When your hardwood floor shows up stubborn stains that just won’t go no matter what you try, bleaching it becomes a good option. To bleach wood floors, there are three commonly used methods: chlorine bleach, oxalic acid or a two-part kit containing hydrogen peroxide and sodium hydroxide.
You can choose a method from these three based on their staining composition. Perhaps you are aware that chlorine bleach is the weakest of them all and is good for ink stains, juice spills, etc. Oxalic acid works well black discoloration caused due to age, rust stains and water damage. Lastly, a peroxide two-part bleach kit is the strongest of these three and is used only as a last resort.
How to bleach wood:
Chlorine Bleach: To know how to bleach wood floors using chlorine bleach, follow these steps:
#1: Begin by sanding the floor so that any existing finish is removed. If the stains are very stubborn, use a chemical stripper to take off the stains.
#2: In a plastic container, mix hot water and dry calcium or sodium hypochlorite. If you prefer, you can use liquid chlorine bleach that’s used in homes by pouring two teaspoons of it at a time to the surface that needs staining. Use either this calcium-sodium mix or household bleach to the wood and stain it, and brush it with a stiff-toothed brush. After 10 minutes, wipe it away with a soft rag. If you still find stains, let the bleach remain for another 24 hours.
#3: Wipe off any left-over bleach using a soft rag. Drizzle 1/4 cup vinegar on the damaged area to get rid of the effects of the bleach and rinse with water. Don’t use too much of liquid as this might cause the wood to distend. Wipe off the extra water immediately and let the stained area dry overnight.
Oxalic Acid: To know how to bleach wood floors using oxalic acid, follow these steps:
#4: Sand your hardwood floor or use a chemical stripper to get the finish off it. Wipe it clean and dry before you apply oxalic acid. Dissolve 0.06 liters (2 oz.) of oxalic acid in a liter of very hot water in a plastic container.
#5: Using stiff-toothed brush, brush this liquid onto the floor and let it remain until it shows signs of lightening. If necessary, reapply it and scrub again with the brush. With a soft rag, wipe away the excess oxalic acid solution when the stain lightens. Add a rinse of 1/4 cup vinegar and then wipe dry and follow it up with a water rinse so that the entire surface area is saturated. Dry the area with a soft rag and let it air dry for the next 24 hours. To know more, watch this video:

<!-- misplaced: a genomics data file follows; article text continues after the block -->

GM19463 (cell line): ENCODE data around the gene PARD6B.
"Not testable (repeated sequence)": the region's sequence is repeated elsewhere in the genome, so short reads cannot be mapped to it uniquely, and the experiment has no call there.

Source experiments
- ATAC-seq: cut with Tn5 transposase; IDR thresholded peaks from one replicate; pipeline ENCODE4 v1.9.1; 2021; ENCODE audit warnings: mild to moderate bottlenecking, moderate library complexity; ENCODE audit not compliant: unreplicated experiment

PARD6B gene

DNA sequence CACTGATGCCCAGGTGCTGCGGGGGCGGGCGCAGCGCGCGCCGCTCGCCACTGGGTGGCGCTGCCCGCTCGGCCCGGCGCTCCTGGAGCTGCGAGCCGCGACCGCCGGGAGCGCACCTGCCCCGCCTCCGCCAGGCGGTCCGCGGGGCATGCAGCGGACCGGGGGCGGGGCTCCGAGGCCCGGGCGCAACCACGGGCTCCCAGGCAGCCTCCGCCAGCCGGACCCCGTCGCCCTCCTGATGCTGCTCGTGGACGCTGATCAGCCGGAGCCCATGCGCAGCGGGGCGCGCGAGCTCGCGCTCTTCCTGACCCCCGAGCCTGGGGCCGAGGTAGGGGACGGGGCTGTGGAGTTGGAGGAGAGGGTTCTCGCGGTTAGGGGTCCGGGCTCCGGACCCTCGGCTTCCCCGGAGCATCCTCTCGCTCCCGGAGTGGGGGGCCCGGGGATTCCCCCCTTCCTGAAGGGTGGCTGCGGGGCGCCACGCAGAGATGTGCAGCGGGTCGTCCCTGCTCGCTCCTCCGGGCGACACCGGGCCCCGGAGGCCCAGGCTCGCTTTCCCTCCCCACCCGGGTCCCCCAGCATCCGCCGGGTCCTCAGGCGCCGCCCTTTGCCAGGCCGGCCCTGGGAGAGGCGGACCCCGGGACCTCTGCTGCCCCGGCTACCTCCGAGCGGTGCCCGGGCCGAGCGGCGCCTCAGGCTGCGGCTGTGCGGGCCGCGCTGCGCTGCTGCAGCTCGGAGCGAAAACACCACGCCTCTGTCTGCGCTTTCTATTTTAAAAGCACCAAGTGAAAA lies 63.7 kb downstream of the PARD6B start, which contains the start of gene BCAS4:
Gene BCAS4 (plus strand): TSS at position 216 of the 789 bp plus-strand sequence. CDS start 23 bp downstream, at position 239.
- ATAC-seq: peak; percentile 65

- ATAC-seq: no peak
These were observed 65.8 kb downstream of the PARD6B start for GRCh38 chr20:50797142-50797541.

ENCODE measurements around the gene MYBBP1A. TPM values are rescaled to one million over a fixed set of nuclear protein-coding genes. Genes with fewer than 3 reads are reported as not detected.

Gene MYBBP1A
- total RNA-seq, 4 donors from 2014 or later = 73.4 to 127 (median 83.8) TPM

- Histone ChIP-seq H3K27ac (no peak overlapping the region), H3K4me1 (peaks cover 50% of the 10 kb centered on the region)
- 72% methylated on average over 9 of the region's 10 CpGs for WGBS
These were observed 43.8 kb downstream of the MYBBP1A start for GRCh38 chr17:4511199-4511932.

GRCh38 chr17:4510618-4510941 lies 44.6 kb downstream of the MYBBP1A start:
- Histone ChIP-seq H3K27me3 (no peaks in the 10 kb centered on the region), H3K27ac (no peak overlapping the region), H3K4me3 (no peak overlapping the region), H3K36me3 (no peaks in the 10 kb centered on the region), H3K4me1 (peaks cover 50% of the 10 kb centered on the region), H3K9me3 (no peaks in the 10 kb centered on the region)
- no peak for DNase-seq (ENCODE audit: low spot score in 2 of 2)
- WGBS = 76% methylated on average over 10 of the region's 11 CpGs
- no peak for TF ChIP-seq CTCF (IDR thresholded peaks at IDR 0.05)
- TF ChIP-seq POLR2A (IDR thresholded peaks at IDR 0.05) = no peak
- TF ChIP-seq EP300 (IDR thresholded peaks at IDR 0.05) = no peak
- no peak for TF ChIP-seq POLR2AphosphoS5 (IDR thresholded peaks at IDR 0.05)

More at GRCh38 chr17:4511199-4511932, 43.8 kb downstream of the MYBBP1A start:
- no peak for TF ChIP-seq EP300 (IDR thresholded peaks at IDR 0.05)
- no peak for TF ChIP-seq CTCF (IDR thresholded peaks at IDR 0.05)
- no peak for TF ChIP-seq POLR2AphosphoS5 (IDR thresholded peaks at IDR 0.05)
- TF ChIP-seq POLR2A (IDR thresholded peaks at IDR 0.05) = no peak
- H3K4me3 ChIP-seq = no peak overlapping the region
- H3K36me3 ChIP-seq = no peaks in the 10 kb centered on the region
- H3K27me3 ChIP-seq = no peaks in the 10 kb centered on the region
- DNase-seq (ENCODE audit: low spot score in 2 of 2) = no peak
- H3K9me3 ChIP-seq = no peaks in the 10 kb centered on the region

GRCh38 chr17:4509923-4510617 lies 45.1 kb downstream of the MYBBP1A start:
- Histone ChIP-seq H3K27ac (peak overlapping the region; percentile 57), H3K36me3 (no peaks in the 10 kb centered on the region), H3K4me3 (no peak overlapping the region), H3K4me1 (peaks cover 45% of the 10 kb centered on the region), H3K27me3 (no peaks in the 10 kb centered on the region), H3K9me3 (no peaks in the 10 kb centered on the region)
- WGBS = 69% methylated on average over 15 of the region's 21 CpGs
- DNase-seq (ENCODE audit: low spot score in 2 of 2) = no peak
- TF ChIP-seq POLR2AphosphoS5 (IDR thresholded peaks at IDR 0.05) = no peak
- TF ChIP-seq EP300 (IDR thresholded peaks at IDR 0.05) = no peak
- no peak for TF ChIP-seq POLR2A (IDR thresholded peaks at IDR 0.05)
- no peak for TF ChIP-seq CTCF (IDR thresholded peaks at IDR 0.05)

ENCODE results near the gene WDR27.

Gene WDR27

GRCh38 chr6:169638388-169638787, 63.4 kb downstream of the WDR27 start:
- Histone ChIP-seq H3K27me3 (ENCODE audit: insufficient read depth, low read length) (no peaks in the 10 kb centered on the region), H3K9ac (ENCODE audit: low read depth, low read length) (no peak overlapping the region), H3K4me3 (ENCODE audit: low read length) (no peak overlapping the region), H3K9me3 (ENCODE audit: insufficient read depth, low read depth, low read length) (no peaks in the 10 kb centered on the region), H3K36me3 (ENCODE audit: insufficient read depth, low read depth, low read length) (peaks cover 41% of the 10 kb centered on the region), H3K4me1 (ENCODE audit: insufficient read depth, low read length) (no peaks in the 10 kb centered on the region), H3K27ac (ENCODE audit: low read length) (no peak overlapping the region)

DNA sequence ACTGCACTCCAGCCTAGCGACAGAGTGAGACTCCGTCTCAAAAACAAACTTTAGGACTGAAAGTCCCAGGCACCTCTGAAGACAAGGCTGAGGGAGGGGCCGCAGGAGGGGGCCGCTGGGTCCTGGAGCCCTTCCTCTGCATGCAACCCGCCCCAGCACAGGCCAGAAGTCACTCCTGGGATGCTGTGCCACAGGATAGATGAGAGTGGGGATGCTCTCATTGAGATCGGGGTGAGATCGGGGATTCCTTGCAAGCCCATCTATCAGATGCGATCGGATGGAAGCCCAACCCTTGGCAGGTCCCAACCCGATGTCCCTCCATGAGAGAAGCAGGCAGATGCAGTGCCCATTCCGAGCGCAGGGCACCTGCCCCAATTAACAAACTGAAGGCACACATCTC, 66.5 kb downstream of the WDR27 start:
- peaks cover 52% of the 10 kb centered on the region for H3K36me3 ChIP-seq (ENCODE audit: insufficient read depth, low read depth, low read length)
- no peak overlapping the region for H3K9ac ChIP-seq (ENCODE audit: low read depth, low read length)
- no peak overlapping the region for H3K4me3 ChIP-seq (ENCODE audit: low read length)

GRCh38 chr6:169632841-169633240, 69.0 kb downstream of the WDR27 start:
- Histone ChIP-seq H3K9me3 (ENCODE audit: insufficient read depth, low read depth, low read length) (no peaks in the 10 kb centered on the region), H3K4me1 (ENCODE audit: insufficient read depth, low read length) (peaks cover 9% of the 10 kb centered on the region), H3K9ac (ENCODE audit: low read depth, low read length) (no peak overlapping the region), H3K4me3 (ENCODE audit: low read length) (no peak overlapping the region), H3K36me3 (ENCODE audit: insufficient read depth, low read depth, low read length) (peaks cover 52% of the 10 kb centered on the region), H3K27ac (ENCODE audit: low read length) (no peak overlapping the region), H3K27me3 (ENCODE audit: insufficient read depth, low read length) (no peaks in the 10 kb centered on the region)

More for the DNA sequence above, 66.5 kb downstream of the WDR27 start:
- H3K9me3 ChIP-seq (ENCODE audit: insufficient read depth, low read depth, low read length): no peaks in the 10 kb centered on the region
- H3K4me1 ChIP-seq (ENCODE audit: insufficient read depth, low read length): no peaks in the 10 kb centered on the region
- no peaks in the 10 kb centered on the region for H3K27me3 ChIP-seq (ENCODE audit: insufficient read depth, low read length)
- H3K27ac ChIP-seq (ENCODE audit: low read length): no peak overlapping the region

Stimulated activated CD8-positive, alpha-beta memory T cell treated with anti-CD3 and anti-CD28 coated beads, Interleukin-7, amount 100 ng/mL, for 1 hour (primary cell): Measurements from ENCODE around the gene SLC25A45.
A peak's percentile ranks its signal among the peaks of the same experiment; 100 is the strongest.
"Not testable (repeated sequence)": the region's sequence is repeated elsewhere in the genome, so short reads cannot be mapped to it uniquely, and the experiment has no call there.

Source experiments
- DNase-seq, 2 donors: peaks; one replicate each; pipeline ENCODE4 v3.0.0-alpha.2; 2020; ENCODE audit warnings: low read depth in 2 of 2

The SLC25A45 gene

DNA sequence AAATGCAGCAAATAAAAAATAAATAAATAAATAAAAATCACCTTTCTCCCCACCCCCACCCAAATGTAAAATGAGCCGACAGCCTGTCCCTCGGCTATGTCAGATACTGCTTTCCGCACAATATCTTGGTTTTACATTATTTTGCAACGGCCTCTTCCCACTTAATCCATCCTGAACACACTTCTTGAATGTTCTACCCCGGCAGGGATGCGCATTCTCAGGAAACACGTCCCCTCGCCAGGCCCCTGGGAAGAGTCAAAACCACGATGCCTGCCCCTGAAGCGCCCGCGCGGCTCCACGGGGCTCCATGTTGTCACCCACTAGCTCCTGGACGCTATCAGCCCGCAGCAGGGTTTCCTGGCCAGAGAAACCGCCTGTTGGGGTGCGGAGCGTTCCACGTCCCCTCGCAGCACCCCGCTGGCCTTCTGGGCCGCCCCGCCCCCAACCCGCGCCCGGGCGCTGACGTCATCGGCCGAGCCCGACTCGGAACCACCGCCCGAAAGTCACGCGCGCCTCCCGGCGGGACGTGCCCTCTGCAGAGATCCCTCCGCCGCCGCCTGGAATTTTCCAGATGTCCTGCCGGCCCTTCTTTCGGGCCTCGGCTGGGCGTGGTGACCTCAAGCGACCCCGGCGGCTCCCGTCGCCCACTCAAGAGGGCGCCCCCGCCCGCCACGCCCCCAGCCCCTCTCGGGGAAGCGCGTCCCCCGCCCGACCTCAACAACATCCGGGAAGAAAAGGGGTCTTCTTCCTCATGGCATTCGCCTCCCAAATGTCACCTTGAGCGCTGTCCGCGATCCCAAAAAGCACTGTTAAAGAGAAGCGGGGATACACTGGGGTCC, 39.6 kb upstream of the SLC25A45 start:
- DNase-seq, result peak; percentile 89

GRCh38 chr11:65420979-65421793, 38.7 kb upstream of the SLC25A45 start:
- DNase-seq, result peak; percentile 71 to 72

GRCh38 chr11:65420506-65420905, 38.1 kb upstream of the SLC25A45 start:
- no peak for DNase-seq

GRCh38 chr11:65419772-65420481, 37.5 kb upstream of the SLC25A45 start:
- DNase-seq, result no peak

2-Part Bleaches: When nothing else works, resort to bleaching wood floors using this two-ingredient bleach, with the following directions:
#6: Get rid of trip wood of your floor’s finish using a chemical stripper or sand the area. If there’s dust on the floor, clear it now. With a sponge, wet the stained area so that the wood doesn’t absorb bleach excessively.
#7: Mix hydrogen peroxide and sodium hydroxide contained in the bleach kit in a plastic container. Follow the instructions on the pack. With the help of a stiff-toothed brush, brush the bleach solution on your hardwood floor and let it remain for 10 minutes. After this period, check the effect of the bleach and wipe off any excess with a soft rag. Reapply if you need to. Rinse the area with water when you finish and remember not to refinish the area that was bleached for the next 24 hours.
Tips and Guidance:
- Don’t bleach on white oak surfaces as it can discolor.
- Always wear protective gear like gloves and overalls.
- Wear a face mask so that you’re well-protected against dust during the sanding phase and when toxic fumes emanate during the finishing stage.
- Staining should always be done in an area free from dust and well-ventilated.
- When bleaching, it’s prudent to have a bucket of water and sponge near you so that you can take care of yourself if your skin is exposed to caustic stains or bleach.
- When applying sodium hydroxide and hydrogen peroxide bleach, wear long neoprene gloves whose ends are cuffed so that water does not drip, and a waterproof apron and dark glasses.
- If left-over materials are no longer in their original boxes, mark the boxes clearly, naming them, so that you know what they and you can reach out for them when you need them next. Store all staining materials in a cool and dark place, away from kids and pets.
- When getting rid of toxic chemicals, follow all the environmental guidelines strictly.
Now that you have all the options before you to remove stains from your hardwood flooring, go ahead and use the one that suits your flooring best.